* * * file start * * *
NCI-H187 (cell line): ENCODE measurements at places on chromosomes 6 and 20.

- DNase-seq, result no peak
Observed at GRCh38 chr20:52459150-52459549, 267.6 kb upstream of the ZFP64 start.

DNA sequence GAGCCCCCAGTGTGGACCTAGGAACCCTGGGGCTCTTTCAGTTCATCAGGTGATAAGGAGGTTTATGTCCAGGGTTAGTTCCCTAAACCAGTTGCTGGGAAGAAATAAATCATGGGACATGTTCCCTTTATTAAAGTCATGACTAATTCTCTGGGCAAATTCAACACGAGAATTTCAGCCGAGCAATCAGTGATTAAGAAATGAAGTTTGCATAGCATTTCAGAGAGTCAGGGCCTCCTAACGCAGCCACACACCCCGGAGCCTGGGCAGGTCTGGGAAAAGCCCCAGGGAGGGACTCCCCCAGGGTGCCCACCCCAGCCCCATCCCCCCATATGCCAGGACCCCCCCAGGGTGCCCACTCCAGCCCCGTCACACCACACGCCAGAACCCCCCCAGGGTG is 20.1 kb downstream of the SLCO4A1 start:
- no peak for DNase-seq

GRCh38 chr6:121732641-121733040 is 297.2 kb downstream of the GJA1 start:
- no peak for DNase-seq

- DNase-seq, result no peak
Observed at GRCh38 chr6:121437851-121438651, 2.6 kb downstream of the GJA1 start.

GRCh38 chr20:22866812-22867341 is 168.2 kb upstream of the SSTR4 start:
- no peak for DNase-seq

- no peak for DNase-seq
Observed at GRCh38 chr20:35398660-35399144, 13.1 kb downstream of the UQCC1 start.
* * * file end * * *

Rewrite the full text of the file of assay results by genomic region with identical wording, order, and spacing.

NCI-H187 (cell line): ENCODE measurements at places on chromosomes 6 and 20.

- DNase-seq, result no peak
Observed at GRCh38 chr20:52459150-52459549, 267.6 kb upstream of the ZFP64 start.

DNA sequence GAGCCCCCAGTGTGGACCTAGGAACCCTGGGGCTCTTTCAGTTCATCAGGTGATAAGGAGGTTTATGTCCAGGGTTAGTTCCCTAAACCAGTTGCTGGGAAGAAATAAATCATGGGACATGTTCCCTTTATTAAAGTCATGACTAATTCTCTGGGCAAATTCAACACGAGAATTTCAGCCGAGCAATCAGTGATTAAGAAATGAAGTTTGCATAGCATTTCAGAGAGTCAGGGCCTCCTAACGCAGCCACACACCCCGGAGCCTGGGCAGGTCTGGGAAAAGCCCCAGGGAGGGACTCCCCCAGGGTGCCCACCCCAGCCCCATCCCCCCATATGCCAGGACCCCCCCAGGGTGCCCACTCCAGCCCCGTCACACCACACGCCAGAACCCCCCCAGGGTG is 20.1 kb downstream of the SLCO4A1 start:
- no peak for DNase-seq

GRCh38 chr6:121732641-121733040 is 297.2 kb downstream of the GJA1 start:
- no peak for DNase-seq

- DNase-seq, result no peak
Observed at GRCh38 chr6:121437851-121438651, 2.6 kb downstream of the GJA1 start.

GRCh38 chr20:22866812-22867341 is 168.2 kb upstream of the SSTR4 start:
- no peak for DNase-seq

- no peak for DNase-seq
Observed at GRCh38 chr20:35398660-35399144, 13.1 kb downstream of the UQCC1 start.